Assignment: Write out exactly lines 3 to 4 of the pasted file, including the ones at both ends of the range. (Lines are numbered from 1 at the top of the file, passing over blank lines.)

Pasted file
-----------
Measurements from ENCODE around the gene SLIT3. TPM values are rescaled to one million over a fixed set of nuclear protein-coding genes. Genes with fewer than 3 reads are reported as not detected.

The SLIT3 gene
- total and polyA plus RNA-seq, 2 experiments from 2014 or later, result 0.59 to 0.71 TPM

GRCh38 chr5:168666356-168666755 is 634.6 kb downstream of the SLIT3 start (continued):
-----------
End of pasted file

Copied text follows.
- total and polyA plus RNA-seq, 2 experiments from 2014 or later, result 0.59 to 0.71 TPM

GRCh38 chr5:168666356-168666755 is 634.6 kb downstream of the SLIT3 start (continued):